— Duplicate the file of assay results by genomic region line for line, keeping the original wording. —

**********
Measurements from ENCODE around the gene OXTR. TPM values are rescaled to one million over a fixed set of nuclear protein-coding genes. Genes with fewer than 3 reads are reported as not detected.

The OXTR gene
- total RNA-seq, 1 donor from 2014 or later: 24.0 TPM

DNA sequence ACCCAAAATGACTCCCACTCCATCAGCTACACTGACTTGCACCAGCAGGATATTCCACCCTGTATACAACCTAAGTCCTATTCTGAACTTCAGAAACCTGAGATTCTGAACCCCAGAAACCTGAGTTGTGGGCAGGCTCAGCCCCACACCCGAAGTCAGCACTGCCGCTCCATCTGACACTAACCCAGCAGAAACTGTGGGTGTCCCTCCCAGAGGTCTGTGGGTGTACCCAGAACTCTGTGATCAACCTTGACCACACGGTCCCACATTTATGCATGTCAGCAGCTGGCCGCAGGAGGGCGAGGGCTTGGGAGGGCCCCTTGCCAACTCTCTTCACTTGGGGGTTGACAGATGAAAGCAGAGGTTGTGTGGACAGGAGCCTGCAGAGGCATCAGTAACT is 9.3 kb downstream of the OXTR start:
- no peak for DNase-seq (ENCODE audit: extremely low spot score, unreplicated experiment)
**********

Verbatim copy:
Measurements from ENCODE around the gene OXTR. TPM values are rescaled to one million over a fixed set of nuclear protein-coding genes. Genes with fewer than 3 reads are reported as not detected.

The OXTR gene
- total RNA-seq, 1 donor from 2014 or later: 24.0 TPM

DNA sequence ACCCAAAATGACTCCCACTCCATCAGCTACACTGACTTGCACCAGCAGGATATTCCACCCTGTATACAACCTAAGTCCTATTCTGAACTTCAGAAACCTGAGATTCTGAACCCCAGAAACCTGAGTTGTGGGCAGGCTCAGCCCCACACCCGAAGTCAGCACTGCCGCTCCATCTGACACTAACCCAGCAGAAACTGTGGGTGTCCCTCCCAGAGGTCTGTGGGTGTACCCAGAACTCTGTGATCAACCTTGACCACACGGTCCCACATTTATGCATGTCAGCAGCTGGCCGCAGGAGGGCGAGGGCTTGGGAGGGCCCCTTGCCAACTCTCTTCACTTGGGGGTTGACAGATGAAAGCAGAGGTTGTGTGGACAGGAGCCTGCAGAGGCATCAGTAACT is 9.3 kb downstream of the OXTR start:
- no peak for DNase-seq (ENCODE audit: extremely low spot score, unreplicated experiment)